Requests for planning enforcement actions double in the space of three months

Requests for action by council planning enforcement officers have more than doubled in the first quarter of the current financial year compared to the previous three months, with 210 cases referred to officials between April and June.

Stop notice: Barnsley Council has taken legal steps to prevent work on a site in Worsbrough covered by a tree preservation order.
Stop notice: Barnsley Council has taken legal steps to prevent work on a site in Worsbrough covered by a tree preservation order.

Officers are now preparing formal legal actions in some cases, with cases prioritised for attention based on the severity of the harm being caused by unauthorised actions.

A stop notice was issued in June on land off Worsbrough Road, in Worsbrough, where the council say work had been done to form highways access from a wooded site, with hardcore and aggregate tipped, along with changes to the land levels in a area protected by a Tree Preservation Order.

That move legally prevents any further work at the site and is an escalation of an enforcement notice which had been issued by the council in December last year.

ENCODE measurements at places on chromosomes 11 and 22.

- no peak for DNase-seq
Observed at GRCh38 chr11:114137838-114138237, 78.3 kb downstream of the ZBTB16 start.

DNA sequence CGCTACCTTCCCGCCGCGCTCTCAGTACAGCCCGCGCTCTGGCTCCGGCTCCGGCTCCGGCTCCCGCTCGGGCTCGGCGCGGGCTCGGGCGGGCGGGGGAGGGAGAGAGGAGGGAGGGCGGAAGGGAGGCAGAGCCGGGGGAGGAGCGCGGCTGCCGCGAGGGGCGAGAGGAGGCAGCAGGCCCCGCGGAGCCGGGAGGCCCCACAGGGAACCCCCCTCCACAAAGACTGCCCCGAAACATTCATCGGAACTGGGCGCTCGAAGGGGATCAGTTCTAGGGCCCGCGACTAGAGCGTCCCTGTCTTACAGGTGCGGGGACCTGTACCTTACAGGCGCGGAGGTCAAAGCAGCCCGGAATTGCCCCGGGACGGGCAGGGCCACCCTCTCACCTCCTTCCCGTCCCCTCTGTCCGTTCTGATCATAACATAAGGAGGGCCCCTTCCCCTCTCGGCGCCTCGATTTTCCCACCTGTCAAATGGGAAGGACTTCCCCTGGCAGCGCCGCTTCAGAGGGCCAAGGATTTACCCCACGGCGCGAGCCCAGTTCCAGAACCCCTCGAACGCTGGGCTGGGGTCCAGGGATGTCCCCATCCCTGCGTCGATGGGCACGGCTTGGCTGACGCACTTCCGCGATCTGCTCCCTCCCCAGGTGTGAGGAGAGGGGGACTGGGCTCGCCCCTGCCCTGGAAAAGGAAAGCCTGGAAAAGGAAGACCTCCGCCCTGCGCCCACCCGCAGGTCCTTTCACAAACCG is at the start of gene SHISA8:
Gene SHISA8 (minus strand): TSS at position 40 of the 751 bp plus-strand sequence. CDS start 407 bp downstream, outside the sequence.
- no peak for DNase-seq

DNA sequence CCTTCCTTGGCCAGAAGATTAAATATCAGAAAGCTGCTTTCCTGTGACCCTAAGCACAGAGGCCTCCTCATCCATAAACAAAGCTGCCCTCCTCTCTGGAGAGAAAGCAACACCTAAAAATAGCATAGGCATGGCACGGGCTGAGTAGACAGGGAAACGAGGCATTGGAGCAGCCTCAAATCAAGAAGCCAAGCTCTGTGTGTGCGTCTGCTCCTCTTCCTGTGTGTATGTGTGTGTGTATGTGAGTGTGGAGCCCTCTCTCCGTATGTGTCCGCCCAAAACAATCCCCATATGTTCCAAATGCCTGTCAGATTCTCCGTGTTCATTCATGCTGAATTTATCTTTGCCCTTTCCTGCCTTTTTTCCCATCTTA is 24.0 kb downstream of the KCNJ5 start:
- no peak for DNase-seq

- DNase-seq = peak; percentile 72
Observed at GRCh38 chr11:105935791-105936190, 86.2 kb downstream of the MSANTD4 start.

Another temporary stop notice has been imposed on a site off Willowbank in Barnsley, where material had been imported to the site and the profile of the land was being altered.

A court date is currently awaited by the council, which is taking legal action against Gleeson Homes over sites in Blyth Street, Wombwell, and Elwood, Lundwood, over alleged breaches of planning conditions.

The drives of houses there are finished with a loose gravel surface and the council has imposed conditions that they should have a solid surface, with a deadline to fulfil that obligation expired in both cases.

A report to councillors states: “The majority of cases received by the service are resolved through negotiation and contact with the parties concerned, some cases are also low level or considered technical breaches of planning control where formal action would not be appropriate.

“Cases can take several weeks to resolve as they may require interventions by the council and work with a variety of stakeholders including the submission of retrospective planning applications to be considered.

“Our service policy also seeks to negotiate first with those concerned to allow cases to be resolved at the earliest stage wherever possible.

“The service will also take swift and robust enforcement action to address breaches of planning control which are harmful and unacceptable.

“This can include ceasing works on site or preventing activities taking place at certain times of the day. Investigations and officer visits can be time consuming and have to be balanced with the available resource.”